LITTLE ROCK, Ark. – A federal appeals court upheld the criminal convictions of Tony Alamo on Thursday, finding that the 76-year-old evangelist took underage girls across state lines with the primary purpose of sexually exploiting them.
Jurors convicted Alamo last year on 10 counts of violating the Mann Act, a century-old law originally aimed at stopping women from being sold into prostitution. Prosecutors said Alamo traveled the country with his young "wives," including one who testified that she was 8 years old when she was forced to enter a spiritual marriage with the preacher.
A federal judge had handed down a 175-year prison sentence, which Alamo is serving in a prison in Terre Haute, Ind.
"The evidence here clearly demonstrated that in each instance (Alamo) directed the travel and transport of these girls across state lines for the purpose of engaging in proscribed sexual acts, thus supporting the jury's conviction on each and every charge," the appeals court's opinion said.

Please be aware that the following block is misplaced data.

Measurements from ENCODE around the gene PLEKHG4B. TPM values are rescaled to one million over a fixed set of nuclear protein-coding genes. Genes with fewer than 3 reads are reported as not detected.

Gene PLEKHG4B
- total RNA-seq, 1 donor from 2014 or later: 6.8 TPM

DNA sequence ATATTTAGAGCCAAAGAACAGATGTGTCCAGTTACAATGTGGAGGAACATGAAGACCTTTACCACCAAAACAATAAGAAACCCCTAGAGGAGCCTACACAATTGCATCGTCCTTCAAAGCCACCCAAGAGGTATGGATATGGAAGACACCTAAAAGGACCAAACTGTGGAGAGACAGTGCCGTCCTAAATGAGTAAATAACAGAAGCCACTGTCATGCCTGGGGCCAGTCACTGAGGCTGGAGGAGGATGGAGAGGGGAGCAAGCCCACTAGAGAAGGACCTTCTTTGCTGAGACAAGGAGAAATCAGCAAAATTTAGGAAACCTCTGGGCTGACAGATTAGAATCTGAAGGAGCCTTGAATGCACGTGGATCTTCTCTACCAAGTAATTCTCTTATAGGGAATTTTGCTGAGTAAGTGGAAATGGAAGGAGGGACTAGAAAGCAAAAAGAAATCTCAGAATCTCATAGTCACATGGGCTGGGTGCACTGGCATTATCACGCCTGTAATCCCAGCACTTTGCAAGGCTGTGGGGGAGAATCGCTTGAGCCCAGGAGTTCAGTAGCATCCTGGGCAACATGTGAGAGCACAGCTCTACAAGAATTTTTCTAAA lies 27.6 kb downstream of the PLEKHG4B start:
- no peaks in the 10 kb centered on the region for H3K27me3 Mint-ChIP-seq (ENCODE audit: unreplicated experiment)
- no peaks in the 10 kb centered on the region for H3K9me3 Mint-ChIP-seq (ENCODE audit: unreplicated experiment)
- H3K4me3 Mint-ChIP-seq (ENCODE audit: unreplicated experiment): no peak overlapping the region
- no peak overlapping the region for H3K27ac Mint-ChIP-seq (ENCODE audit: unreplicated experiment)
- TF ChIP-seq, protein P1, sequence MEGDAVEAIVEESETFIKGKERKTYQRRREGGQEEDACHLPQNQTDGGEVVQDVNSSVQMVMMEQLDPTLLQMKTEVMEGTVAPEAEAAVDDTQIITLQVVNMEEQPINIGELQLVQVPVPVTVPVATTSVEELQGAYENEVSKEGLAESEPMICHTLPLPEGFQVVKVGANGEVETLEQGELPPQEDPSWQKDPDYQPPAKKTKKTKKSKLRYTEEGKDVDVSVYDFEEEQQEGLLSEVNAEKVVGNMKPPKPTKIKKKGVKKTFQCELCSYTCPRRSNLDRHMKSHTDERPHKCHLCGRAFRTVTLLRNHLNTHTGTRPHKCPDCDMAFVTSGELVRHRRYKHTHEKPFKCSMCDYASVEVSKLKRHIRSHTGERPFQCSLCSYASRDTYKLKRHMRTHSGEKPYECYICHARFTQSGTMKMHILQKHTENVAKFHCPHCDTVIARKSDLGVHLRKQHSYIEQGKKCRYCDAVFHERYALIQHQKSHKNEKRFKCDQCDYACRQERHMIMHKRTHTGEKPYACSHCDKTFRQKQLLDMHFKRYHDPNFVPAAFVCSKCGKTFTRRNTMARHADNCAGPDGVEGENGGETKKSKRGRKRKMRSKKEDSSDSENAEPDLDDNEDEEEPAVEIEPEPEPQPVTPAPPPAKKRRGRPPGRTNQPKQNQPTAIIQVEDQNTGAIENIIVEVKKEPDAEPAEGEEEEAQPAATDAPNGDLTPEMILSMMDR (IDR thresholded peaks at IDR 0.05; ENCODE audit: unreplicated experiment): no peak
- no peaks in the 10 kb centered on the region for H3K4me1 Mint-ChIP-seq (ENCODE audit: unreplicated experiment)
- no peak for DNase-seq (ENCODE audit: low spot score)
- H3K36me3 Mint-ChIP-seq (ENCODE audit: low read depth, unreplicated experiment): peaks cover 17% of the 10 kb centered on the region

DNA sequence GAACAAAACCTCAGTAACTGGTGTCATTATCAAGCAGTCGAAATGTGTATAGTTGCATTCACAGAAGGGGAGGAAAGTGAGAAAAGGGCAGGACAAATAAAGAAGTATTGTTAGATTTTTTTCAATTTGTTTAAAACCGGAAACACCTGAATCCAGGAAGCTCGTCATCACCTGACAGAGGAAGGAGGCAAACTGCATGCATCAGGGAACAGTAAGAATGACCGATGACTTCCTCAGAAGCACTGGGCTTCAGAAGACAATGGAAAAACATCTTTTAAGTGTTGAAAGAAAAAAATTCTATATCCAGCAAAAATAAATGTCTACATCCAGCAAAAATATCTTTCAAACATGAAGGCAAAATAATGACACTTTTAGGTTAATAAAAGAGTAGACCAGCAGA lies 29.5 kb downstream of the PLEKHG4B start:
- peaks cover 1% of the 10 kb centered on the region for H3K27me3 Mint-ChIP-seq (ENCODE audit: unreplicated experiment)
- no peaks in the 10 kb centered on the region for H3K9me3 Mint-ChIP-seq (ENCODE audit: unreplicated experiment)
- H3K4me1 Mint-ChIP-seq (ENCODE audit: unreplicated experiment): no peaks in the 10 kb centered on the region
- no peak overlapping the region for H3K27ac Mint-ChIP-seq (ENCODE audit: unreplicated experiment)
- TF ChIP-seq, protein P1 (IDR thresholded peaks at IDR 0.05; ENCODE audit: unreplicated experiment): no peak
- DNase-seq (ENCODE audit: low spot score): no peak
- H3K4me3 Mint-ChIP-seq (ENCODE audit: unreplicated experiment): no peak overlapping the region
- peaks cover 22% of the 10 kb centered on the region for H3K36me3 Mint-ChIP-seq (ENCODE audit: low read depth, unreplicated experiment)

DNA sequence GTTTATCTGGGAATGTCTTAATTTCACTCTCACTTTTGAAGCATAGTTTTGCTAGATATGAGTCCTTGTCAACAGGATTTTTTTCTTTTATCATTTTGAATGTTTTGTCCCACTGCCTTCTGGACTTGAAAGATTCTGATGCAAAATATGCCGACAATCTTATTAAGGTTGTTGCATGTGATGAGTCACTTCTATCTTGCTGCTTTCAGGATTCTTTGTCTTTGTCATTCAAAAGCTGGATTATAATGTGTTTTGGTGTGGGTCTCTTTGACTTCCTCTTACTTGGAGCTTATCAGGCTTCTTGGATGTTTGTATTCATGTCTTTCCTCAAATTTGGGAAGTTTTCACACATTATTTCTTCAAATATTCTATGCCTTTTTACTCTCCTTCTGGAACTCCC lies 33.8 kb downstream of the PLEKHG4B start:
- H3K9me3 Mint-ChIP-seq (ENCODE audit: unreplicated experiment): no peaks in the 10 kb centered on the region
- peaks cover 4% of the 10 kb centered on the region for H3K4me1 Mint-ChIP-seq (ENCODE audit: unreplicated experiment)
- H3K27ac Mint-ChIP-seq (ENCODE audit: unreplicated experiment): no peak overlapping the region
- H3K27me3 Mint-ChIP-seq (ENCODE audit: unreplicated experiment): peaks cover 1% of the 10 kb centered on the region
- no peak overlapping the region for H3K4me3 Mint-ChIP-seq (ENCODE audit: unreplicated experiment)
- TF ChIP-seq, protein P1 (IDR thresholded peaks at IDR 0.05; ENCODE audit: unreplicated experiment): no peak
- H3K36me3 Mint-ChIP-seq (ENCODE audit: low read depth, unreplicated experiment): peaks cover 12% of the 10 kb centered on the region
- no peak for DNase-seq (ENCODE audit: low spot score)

Alamo — born Bernie Lazar Hoffman — disputed the charges and argued that there wasn't enough evidence to prove his guilt.
"The fight's not over. We still have remedies," Alamo's attorney, John Wesley Hall, said Thursday, adding that he planned to ask the U.S. Supreme Court to consider the case.
FBI agents and Arkansas State Police troopers raided Alamo's compound in Fouke in September 2008, and Alamo was arrested five days later in Flagstaff, Ariz. During the trial, five women, then ages 17 to 33, testified that Alamo "married" them in private ceremonies while they were minors, sometimes giving them rings. Each detailed trips beyond Arkansas' borders for Alamo's sexual gratification.
"It is disingenuous to suggest that (Alamo's) intentions for these minor girls' transportation across state lines was for any purpose other than their sexual exploitation," the court said. "He orchestrated and controlled their travel throughout interstate commerce so that they would be available to him to engage in illegal sexual relations."
Alamo also challenged statements a federal judge had made when he sentenced the evangelist. U.S. District Judge Harry Barnes said during sentencing, "Mr. Alamo, one day you will face a higher and greater judge than me. May he have mercy on your soul."
Alamo argued that the judge was influenced by religious factors, which should not be considered during sentencing. But the 8th Circuit said Barnes' comments were not inappropriate.
"Indeed, religion was a pervasive theme underlying the entire trial," the court said. "It is thus not surprising that religion might have been mentioned at sentencing."